Take this quiz and see if you can pick the ‘gerrymandered’ redistricting plan

May 27

So there has been some recent debate about redistricting or “gerrymandering.”  The crux of the debate is how much we can judge districts by their shape.

My own view, written before the debate, is that the shape of districts tells us very little about whether they are “good” districts or whether a redistricting plan for a state is a “good” plan.  Determining what a “good” district is means having a theory about how voters should be represented in Congress. And developing such a theory means making trade-offs among various criteria that are required by law (notably the Voting Rights Act) or are accepted norms of drawing districts: geographical compactness, the representation of racial or ethnic minorities, existing community boundaries, partisan competitiveness, votes-seats proportionality, and so on.

But many people don’t wrestle with all this.  And so — in my e-mail inbox at least — you get reactions only to how a district looks, and districts that have “weird” shapes are assumed to be “bad” and “gerrymandered.”

To give you a sense of why you can’t judge districts by their shape, take a look at the following four redistricting plans for Louisiana, which come via the folks at Fair Vote.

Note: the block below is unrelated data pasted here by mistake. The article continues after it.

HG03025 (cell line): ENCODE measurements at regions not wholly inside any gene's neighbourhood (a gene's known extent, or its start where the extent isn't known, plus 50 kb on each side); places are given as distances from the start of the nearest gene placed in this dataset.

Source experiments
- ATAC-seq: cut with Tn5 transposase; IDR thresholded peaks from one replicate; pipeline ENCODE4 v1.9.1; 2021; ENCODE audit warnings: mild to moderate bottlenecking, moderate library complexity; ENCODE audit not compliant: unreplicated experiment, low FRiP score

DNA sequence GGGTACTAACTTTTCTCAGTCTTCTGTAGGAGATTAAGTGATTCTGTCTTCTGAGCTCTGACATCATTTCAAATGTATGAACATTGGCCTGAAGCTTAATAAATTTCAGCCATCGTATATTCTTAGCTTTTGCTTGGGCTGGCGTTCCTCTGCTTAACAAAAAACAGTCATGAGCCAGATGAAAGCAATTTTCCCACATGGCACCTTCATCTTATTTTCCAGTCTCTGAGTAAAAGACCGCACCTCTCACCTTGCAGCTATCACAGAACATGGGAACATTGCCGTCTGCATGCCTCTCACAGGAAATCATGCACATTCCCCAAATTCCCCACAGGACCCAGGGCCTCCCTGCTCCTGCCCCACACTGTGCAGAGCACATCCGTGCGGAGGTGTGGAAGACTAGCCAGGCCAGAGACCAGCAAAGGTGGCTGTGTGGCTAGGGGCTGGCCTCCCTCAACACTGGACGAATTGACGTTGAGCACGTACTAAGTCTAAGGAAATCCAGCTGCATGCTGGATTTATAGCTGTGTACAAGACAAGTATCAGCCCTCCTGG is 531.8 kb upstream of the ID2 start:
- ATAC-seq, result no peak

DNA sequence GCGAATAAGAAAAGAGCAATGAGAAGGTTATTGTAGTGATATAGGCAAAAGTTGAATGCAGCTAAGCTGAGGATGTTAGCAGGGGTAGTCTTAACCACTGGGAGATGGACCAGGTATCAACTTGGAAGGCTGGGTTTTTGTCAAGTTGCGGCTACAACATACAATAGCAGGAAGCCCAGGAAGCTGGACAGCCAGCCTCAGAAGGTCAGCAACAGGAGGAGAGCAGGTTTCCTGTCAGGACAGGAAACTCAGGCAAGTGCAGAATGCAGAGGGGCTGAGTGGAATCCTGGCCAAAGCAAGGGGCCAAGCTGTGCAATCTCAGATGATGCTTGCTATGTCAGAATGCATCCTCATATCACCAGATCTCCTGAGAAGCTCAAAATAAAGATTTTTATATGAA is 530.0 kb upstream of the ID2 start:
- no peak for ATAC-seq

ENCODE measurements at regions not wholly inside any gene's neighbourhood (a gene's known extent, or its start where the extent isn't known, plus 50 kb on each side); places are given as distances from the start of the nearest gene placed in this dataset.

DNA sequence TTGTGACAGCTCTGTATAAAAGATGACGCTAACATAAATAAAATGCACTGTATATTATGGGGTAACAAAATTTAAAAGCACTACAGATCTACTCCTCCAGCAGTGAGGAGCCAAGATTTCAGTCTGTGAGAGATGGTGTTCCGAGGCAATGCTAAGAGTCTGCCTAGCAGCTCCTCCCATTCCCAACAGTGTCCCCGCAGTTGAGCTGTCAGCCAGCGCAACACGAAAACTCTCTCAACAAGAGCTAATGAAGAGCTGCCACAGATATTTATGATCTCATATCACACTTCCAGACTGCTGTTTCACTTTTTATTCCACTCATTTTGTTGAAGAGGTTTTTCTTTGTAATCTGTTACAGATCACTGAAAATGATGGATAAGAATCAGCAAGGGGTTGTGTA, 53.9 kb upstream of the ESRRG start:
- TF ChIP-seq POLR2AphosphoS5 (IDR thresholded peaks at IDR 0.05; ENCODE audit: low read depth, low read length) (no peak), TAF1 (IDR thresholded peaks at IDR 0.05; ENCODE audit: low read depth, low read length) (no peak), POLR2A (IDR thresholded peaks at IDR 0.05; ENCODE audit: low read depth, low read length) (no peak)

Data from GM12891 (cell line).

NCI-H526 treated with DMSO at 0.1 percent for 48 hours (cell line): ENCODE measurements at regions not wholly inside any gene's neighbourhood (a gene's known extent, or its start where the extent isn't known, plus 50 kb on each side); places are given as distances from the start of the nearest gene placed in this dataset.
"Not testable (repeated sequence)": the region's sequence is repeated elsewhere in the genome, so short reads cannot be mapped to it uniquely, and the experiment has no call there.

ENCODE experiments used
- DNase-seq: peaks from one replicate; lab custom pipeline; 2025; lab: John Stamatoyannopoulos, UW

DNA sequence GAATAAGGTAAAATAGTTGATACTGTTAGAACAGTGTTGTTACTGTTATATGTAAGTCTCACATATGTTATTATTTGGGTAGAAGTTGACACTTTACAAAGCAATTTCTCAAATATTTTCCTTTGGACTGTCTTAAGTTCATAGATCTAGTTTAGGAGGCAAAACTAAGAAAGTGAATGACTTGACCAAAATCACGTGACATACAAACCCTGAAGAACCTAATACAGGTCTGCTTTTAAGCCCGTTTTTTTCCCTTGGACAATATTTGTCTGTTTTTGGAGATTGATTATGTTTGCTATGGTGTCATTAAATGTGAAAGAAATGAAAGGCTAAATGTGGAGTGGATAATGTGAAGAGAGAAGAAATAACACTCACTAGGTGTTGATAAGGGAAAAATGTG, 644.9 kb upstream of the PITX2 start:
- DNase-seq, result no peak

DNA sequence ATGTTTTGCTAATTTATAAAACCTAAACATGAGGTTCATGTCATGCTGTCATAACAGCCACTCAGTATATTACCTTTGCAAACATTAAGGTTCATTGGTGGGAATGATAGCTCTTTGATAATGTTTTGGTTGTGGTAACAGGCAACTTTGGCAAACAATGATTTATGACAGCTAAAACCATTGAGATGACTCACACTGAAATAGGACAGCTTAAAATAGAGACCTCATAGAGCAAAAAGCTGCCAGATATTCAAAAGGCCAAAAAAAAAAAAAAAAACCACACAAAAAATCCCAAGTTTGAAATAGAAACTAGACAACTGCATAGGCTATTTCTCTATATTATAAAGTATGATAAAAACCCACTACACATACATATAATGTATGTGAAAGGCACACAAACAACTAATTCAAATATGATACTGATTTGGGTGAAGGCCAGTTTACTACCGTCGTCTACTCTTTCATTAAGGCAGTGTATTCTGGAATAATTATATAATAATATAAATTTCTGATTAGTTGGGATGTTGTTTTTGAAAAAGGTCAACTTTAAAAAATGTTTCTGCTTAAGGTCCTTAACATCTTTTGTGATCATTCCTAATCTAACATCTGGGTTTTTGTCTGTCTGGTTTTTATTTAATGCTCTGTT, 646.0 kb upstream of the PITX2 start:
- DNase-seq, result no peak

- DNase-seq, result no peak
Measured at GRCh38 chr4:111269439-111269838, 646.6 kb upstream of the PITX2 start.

Source: Fair Vote

Now here’s the quiz.  Identify which of these maps is:

  1. The current plan, consisting of five Republican seats and one Democratic seat.
  2. A map that comes closest to creating actual proportionality — where the percent of seats controlled by each party matches the statewide 2012 presidential vote.
  3. A map that a nonpartisan independent commission might produce — taking into account equal population, compactness, contiguity and preserving communities of interest.
  4. A pure Republican gerrymander in which every district would be at least 58 percent Republican or greater, based on the 2012 presidential vote.

Now here’s a cute picture of two monkeys so you can’t cheat by looking down the page at the answers:


Jimmel, an owl-faced monkey, protects her month old baby at the zoo in Antwerp in April. (Yves Herman/Reuters)

Here are the results:

  1. A is the current map.
  2. D is the map that achieves proportionality.
  3. C is drawn using nonpartisan criteria.
  4. B is the Republican gerrymander.

Source: Fair Vote

In other words, the plan that drew the strangest-looking districts, Plan D, was the one that actually created the least “gerrymandered” outcome in terms of the translation of votes to seats.  Moreover, two plans that drew what look like fairly normally shaped districts, B and C, were done using completely different criteria. The shape of the districts couldn’t tell you that Plan B was the purely partisan gerrymander.

For more, you can read the Fair Vote report and its ideas about how to produce better districts (hint: draw fewer). But, in the meantime, don’t judge districts by their shape.

John Sides is an Associate Professor of Political Science at George Washington University. He specializes in public opinion, voting, and American elections.
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